Pictured above: Refsnyder makes a catch from his right field position during a College World Series game against South Carolina. (Photo courtesy of University of Arizona)
by JAY YIM
Although he wasn’t a New York Yankees fan while growing up in sunny Southern California, Robert Refsnyder always had an appreciation for their iconic shortstop, Derek Jeter.
“I just liked how [Jeter] played and liked how he came through in post-season moments,” Refsnyder told KoreAm last month. So in tribute to the Yankee superstar, Refsnyder chose to wear for the University of Arizona ballclub the same No. 2 jersey donned by Jeter. And at the 2012 College World Series, Refsnyder emulated the elder No. 2’s ability to come through in the clutch and provided his own post-season heroics for his Wildcats.
During Arizona’s first five games in Omaha, Neb., where the College World Series takes place annually in June, Refsnyder was a one-man wrecking crew. His .476 average (10 hits in 21 at-bats), including two home runs and five RBI, helped the Wildcats advance in the double-elimination tournament into the final series, where they faced the twotime defending champion University of South Carolina Gamecocks.
In the best-of-three championship series, Refsnyder once again made his presence felt by making key plays on offense and defense. His most notable contributions: belting a two-run opposite-field home run to right field (something that isn’t easily done at TD Ameritrade Park Omaha, which has larger dimensions than most college stadiums) in Game 1; and singling in the top of the ninth inning and scoring the eventual championship-winning run in Game 2.
It was hardly a surprise when Refsnyder was named the Most Outstanding Player of the 2012 College World Series. He also earned a spot on the College World Series All-Tournament Team, as Arizona claimed its fourth national baseball title and its first since 1986. “That’s the ultimate goal for a college baseball player,” said Refsnyder, after their championship-clinching victory in Game 2. “We got hot at the right time. To see your teammates pull together makes the event very special.”
Refsnyder, who served as the clean-up hitter for a very potent Wildcats lineup this season, finished the 2012 college baseball season with impressive numbers across the board. He hit .364 (the second highest mark on his team) with eight home runs and 66 RBI (both marks led the team). He also led the Pacific-12 Conference in total bases with 145, and he was named an All-Pacific-12 Conference team member for the second consecutive season.
Now, in addition to the stellar stats and the championship-winning moments, the 21-year-old Refsnyder shares something else with Derek Jeter: they both play for the same organization. On June, the New York Yankees nabbed Refsnyder in the fifth round (number 187 overall) of the 2012 Major League Baseball Draft. He got the call from a Yankee scout while walking through a Tucson mall with his girlfriend. Needless to say, he was excited. “To be drafted by the Yankees, there’s such a culture and tradition,” he told the New York Post. “This is what you dream about when you’re a little kid.”
After signing a contract worth $205,900 with his new club on July 6, it was thought that Refsnyder would be assigned to the Yankees’ Short Season Class-A minor league affiliate in Staten Island. Instead, he was sent to their Class-A team in Charleston, South Carolina, on July 10, which would prove to be an ironic twist of fate.
During the championship series against the University of South Carolina, Refsnyder and his family were the target of some racist taunts from some Gamecock supporters. He would go on Twitter and write that he would never want to live in South Carolina. He later deleted the comment and tweeted an apology. And in his first professional at-bat on July 10, he received a warm reception from the Charleston RiverDogs fans and promptly singled to right field.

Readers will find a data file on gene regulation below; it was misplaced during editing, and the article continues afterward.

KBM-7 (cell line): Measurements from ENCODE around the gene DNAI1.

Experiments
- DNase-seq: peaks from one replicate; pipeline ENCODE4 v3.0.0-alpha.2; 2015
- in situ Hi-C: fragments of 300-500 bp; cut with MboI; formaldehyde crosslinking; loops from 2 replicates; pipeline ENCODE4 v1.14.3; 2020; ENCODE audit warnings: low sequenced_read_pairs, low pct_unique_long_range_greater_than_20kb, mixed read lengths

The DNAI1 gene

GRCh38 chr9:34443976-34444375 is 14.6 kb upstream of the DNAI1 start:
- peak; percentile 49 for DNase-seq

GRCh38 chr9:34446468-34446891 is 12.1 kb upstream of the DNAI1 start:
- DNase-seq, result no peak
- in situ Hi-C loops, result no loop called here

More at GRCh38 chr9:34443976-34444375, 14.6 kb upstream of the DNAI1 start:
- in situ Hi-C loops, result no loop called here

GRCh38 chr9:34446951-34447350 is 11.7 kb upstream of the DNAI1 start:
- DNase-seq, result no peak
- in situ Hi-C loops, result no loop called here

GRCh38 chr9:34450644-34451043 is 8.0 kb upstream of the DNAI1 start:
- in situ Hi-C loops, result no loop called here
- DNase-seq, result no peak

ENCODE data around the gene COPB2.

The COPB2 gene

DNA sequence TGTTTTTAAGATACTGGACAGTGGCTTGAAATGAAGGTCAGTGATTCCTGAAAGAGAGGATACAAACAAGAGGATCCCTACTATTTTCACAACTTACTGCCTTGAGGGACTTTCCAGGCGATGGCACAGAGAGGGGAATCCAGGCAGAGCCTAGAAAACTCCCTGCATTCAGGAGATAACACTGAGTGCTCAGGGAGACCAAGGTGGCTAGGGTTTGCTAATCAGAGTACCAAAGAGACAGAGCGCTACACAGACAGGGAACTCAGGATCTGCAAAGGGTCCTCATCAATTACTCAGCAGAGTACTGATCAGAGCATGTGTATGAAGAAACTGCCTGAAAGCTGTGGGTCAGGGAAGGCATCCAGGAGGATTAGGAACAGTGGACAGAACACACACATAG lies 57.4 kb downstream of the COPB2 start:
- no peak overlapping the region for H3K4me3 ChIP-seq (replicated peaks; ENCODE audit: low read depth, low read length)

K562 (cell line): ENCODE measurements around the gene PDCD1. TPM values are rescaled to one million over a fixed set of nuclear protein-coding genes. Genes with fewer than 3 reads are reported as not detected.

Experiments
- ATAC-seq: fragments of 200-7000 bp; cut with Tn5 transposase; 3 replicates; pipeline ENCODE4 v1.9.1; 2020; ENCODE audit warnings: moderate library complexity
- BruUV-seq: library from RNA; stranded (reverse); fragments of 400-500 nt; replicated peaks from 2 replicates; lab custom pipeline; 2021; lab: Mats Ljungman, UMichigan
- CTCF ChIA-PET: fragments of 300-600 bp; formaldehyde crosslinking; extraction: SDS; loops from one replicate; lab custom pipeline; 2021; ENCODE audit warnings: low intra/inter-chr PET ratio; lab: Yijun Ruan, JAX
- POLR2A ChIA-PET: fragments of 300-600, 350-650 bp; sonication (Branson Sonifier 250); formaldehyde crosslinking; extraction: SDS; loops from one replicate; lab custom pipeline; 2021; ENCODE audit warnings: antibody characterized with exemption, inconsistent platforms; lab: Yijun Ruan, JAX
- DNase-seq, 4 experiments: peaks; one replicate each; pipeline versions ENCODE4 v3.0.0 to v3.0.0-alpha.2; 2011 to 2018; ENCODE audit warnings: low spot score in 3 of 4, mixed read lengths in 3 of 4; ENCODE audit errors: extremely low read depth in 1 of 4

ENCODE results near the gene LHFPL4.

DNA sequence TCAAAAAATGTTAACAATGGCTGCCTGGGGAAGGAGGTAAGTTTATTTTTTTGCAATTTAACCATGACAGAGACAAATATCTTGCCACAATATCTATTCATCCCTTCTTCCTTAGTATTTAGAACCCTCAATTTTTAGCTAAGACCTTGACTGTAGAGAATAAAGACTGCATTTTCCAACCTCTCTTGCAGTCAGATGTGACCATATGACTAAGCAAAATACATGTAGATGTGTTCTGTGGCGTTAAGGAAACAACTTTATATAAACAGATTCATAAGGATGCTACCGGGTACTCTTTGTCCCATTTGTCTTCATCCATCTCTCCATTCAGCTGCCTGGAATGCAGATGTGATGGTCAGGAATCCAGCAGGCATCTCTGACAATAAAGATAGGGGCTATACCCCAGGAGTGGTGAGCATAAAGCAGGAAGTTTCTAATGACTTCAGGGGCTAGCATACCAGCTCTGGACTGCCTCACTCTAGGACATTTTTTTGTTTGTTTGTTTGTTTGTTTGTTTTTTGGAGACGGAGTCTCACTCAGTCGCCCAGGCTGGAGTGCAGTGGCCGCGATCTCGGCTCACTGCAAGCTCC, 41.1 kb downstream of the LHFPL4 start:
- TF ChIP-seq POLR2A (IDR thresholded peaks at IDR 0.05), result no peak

“I apologize for generalizing a whole state, that’s so stupid and immature on my part,” Refsnyder told reporters. “But I won’t apologize for some of the things I said about trying to stick up for my family and things like that.”
The family that he was sticking up for consists of his Caucasian parents, Clint and Jane, who adopted him when he was 3 months old, after he was born in Seoul, and his older sister, Elizabeth, who is also a Korean adoptee and played softball at Kenyon College in Gambier, Ohio. His parents, avid baseball junkies, played a big influence on his life, and he looks to honor them by giving his maximum effort every time he steps on the field. “Whenever you wear your family’s name or organization or school [on your uniform], you should play hard … because you’re representing a lot more than just yourself,” he told KoreAm.
Refsnyder belts his seventh home run of the season against Florida State during the College World Series.
Although Refsnyder manned right field the past two seasons at Arizona, the Yankees drafted him as a second basemen because, although scouts praise his natural hitting ability, he’s not considered to have enough power for playing the outfield at the major league level. However, in his first four games at Charleston, he has found himself back in his customary right field spot, and he’s still collecting hits, with at least one in his first three games. Refsnyder said the current plan is for him to stay in right field if he hits well enough. But he is more than willing to play any position.
“I honestly don’t have any care in the world where I play as long as I am playing baseball,” Refsnyder told KoreAm.
“Whatever the coaching [staff] wants, I’ll do. I’m most comfortable in right field but if they want to move me to left, third [base] or second, or anything … I’ll work the hardest that I can.”
This article was published in the August 2012 issue of KoreAm under the title “Making the Plays.” Subscribe today! To purchase a single issue copy of the August issue, click below.